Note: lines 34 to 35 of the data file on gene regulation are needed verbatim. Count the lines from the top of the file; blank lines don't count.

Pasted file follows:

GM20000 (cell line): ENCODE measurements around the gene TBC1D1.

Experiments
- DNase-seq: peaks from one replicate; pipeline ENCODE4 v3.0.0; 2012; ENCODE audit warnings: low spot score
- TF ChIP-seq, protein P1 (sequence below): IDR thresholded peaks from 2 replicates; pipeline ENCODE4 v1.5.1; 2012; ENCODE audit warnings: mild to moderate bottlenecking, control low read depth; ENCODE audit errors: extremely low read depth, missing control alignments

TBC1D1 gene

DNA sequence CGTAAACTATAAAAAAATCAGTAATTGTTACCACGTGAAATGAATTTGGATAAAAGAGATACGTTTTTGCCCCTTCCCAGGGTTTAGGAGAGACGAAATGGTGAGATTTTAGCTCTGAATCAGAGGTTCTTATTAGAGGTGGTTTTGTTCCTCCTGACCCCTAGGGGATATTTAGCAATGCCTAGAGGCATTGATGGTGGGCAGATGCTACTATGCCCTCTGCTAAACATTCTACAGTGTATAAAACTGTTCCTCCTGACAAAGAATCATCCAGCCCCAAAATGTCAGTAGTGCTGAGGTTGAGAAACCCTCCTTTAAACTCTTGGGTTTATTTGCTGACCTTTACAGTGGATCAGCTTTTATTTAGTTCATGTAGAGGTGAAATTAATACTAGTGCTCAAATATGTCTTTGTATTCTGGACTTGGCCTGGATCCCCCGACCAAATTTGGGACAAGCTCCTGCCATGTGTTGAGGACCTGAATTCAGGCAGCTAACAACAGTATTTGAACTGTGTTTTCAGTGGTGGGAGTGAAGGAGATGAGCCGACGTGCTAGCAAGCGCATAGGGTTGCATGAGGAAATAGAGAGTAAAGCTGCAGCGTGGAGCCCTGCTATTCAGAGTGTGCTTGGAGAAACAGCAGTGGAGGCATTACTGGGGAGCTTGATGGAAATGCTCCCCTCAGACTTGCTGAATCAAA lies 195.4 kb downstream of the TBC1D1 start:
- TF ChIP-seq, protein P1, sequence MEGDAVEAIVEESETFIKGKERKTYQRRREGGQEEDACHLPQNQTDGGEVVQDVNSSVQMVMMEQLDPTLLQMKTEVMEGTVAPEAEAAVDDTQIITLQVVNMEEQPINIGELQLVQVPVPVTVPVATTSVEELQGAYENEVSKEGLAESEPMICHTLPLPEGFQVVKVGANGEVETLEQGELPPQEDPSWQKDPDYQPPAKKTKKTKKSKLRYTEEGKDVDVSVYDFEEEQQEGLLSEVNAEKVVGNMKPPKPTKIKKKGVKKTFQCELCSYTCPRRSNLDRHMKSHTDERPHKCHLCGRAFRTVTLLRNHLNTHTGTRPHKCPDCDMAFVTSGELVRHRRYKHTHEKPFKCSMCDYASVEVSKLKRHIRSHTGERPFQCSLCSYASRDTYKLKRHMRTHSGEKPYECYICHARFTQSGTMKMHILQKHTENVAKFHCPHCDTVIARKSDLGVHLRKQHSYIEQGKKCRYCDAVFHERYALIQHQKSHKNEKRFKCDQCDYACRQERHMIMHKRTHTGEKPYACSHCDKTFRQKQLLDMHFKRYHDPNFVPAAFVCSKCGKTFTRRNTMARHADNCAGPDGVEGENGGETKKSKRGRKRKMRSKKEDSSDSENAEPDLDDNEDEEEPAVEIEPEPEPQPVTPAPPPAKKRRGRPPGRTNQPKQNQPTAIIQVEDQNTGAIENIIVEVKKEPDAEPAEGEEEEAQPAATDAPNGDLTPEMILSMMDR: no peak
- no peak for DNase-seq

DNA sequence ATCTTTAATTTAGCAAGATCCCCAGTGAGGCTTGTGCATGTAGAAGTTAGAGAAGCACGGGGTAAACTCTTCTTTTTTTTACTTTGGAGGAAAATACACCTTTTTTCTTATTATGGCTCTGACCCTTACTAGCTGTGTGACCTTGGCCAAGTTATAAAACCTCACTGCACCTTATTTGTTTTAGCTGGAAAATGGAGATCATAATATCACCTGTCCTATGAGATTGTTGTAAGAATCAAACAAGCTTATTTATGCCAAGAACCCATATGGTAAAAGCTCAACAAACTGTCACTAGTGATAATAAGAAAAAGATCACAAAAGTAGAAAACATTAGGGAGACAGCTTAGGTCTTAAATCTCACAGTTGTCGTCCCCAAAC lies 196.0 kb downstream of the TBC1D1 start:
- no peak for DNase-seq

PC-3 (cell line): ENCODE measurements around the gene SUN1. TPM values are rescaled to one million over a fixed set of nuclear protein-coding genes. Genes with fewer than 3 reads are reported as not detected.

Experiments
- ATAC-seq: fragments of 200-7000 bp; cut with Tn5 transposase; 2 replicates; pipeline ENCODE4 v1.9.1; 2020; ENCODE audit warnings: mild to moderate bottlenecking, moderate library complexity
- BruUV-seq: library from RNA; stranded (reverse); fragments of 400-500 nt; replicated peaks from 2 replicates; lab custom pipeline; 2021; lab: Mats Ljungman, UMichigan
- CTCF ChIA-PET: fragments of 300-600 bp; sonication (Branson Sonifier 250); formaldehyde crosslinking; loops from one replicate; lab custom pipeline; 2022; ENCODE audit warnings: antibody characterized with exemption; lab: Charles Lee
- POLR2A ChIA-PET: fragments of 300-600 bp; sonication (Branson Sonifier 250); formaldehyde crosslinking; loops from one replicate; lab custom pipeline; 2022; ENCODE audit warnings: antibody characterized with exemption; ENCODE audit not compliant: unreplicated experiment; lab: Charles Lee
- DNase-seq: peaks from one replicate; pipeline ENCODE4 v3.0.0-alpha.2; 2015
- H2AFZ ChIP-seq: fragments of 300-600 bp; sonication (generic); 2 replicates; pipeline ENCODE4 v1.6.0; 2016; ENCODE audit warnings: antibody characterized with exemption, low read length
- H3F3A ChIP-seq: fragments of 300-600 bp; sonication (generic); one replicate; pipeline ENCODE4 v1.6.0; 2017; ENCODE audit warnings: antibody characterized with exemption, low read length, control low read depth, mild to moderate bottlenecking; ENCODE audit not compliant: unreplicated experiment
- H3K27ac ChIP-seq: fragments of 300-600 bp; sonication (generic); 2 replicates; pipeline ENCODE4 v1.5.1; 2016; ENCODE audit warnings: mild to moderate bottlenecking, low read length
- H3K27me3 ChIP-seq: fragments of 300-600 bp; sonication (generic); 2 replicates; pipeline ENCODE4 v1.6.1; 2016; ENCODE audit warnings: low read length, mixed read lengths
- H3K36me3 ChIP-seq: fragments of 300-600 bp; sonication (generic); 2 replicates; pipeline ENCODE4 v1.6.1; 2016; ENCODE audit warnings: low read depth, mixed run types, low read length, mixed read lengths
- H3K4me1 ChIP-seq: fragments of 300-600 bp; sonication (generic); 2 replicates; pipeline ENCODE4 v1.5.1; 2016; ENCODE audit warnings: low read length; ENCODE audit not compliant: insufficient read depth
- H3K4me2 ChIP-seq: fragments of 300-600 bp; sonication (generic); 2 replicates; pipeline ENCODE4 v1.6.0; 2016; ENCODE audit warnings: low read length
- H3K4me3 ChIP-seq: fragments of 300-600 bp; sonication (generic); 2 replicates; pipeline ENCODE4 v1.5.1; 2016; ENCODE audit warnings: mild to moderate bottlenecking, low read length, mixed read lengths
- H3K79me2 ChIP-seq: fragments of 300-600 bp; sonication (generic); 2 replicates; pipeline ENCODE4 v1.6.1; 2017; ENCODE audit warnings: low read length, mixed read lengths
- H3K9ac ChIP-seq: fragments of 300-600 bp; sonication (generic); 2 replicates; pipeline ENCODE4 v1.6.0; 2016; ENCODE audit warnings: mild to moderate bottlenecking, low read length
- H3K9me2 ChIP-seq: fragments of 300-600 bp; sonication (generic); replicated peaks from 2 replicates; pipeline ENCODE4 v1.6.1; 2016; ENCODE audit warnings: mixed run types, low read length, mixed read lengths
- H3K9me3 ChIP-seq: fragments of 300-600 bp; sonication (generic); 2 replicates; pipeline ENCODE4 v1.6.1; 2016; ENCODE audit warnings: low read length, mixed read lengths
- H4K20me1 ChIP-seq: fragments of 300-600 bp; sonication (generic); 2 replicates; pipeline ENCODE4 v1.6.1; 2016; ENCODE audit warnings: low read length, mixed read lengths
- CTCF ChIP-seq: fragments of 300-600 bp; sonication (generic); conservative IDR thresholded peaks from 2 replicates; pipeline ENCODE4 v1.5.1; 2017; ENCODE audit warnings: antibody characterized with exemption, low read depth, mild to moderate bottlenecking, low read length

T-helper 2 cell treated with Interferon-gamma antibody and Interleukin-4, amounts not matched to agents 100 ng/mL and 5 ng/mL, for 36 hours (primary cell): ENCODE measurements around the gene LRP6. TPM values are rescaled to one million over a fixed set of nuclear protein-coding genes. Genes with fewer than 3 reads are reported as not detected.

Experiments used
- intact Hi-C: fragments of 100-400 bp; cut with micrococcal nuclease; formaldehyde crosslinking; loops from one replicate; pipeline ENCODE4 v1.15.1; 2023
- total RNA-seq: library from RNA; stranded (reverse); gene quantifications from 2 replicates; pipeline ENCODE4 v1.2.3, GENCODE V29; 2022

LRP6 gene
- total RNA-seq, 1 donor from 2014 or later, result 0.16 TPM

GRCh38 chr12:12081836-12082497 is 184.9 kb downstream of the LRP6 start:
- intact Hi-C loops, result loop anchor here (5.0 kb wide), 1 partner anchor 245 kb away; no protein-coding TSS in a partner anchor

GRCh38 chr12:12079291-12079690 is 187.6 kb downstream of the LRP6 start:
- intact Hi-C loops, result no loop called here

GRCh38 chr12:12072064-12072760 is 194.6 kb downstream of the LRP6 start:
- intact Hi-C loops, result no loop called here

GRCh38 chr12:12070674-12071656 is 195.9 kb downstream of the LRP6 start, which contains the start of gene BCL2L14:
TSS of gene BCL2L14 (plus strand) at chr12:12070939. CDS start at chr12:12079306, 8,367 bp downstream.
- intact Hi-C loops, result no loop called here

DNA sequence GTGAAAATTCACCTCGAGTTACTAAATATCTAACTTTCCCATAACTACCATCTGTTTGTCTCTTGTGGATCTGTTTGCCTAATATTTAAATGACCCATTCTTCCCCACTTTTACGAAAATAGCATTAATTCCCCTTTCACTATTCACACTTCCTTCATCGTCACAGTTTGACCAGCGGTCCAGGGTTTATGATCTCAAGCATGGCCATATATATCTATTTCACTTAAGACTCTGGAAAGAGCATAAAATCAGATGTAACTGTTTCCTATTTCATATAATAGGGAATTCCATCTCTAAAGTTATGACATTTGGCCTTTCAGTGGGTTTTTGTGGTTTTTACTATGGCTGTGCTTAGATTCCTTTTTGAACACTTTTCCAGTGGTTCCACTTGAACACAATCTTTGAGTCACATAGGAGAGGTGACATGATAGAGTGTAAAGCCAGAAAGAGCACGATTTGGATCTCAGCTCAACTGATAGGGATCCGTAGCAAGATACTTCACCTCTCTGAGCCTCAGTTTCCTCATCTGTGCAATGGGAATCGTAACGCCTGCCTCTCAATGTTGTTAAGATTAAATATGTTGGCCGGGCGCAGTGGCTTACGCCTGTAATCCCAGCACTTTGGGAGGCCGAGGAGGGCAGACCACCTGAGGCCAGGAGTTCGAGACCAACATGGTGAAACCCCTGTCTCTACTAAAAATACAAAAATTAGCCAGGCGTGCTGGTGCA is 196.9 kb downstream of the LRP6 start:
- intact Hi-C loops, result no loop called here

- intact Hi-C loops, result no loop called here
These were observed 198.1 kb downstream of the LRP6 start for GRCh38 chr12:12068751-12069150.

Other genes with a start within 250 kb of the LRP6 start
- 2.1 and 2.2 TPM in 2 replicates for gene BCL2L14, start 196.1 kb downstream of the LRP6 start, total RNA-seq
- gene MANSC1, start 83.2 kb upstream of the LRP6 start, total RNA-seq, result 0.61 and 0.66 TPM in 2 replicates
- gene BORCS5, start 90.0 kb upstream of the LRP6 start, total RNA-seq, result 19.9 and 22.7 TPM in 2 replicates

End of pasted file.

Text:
- intact Hi-C: fragments of 100-400 bp; cut with micrococcal nuclease; formaldehyde crosslinking; loops from one replicate; pipeline ENCODE4 v1.15.1; 2023
- total RNA-seq: library from RNA; stranded (reverse); gene quantifications from 2 replicates; pipeline ENCODE4 v1.2.3, GENCODE V29; 2022